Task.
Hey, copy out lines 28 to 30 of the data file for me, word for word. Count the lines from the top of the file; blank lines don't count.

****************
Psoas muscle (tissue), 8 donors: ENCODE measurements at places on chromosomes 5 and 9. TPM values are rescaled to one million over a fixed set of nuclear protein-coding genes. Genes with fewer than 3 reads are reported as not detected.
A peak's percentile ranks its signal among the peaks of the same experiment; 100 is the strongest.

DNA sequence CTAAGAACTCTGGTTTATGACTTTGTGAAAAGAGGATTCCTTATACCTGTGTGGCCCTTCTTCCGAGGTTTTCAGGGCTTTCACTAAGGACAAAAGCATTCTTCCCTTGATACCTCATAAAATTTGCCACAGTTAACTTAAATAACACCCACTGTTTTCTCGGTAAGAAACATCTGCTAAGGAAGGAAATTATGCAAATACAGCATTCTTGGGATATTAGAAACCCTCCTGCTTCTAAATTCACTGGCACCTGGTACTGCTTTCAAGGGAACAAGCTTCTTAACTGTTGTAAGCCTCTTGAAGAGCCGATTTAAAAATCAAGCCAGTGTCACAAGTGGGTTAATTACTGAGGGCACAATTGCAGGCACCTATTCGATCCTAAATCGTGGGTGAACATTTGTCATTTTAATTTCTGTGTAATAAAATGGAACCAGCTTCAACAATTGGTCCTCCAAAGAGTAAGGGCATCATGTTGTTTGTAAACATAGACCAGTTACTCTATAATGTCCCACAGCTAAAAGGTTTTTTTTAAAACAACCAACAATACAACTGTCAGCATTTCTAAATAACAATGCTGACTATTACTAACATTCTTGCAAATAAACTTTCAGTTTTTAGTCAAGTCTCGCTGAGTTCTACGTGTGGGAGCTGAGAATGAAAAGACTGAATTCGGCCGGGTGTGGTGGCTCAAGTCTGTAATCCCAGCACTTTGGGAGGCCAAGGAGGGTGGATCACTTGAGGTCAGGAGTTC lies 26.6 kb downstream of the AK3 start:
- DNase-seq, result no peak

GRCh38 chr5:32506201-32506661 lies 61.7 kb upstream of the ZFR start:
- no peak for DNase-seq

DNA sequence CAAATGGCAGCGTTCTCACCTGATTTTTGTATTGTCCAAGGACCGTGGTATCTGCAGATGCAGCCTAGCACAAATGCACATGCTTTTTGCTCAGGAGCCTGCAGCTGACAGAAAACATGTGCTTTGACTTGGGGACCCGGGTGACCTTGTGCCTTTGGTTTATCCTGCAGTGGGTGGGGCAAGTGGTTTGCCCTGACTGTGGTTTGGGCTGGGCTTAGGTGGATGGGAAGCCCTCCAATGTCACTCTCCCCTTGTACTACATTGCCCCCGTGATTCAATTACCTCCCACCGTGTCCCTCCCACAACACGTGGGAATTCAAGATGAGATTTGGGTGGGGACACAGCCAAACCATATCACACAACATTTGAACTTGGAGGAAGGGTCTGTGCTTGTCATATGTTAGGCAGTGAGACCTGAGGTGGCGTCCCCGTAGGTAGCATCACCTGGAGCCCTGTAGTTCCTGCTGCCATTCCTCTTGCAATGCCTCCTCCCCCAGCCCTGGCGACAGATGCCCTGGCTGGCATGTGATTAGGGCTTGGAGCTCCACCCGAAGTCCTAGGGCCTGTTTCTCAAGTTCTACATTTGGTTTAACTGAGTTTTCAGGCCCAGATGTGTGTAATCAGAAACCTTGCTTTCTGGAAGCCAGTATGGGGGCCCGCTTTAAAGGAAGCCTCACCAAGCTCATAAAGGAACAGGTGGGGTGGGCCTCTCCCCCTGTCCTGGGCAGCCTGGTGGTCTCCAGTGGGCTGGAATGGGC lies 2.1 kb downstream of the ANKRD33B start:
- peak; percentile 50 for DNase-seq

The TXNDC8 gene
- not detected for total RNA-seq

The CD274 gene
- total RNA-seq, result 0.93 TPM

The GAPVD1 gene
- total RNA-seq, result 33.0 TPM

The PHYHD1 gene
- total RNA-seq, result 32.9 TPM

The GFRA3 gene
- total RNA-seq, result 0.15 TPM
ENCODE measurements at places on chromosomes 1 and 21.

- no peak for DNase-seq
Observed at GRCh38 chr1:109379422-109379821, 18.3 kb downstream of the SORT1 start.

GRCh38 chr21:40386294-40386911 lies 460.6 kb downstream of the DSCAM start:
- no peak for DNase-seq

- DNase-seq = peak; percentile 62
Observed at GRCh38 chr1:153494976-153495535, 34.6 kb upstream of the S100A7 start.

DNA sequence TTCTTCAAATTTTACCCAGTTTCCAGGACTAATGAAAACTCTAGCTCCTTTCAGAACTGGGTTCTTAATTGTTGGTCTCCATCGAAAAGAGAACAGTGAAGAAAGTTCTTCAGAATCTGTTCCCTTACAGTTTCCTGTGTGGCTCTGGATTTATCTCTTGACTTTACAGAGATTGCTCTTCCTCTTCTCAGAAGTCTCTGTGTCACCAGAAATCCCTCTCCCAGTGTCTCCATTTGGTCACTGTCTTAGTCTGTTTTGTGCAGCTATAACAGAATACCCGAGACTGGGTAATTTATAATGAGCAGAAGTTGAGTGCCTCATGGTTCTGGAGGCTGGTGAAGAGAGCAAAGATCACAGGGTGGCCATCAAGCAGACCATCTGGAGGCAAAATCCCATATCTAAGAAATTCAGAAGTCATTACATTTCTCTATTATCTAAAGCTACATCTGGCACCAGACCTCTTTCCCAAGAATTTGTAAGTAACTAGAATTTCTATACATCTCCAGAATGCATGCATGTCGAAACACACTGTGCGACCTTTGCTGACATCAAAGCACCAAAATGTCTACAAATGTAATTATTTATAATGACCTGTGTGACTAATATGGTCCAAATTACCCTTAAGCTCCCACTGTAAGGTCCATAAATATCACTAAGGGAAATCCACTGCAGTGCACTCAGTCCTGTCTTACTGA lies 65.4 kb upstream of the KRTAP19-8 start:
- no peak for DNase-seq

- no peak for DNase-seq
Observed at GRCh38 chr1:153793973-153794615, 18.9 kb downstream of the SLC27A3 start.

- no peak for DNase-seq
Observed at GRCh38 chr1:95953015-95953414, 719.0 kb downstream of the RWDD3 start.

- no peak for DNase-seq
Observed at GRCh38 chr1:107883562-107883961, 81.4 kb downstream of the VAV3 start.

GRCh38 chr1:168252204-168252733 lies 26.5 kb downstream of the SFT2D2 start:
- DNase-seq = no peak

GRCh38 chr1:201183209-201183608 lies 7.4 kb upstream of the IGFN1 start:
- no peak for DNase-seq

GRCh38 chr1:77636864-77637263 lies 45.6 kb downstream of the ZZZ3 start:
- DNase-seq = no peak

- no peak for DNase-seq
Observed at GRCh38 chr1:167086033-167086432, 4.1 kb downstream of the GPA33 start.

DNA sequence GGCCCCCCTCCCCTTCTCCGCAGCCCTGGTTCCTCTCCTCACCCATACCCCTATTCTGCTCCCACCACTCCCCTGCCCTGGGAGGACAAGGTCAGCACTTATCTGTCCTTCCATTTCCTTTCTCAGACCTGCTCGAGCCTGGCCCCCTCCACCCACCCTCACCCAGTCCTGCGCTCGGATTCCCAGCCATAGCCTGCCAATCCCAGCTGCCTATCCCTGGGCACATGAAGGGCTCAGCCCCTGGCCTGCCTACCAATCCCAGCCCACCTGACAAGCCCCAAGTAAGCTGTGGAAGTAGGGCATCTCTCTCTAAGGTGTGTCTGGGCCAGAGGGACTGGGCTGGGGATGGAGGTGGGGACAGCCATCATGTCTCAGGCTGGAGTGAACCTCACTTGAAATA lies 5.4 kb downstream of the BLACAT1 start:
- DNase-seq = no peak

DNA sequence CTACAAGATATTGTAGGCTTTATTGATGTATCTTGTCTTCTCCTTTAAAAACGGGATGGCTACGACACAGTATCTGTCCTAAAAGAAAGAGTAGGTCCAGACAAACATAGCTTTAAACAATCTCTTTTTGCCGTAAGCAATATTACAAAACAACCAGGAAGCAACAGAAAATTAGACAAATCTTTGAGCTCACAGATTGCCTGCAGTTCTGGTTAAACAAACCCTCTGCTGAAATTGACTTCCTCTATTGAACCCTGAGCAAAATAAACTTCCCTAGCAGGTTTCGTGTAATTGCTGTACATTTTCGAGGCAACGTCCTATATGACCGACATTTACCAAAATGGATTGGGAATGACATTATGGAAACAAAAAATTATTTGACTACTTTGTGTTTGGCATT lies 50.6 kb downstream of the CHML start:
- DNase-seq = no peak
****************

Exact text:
- no peak for DNase-seq
Observed at GRCh38 chr1:153793973-153794615, 18.9 kb downstream of the SLC27A3 start.

- no peak for DNase-seq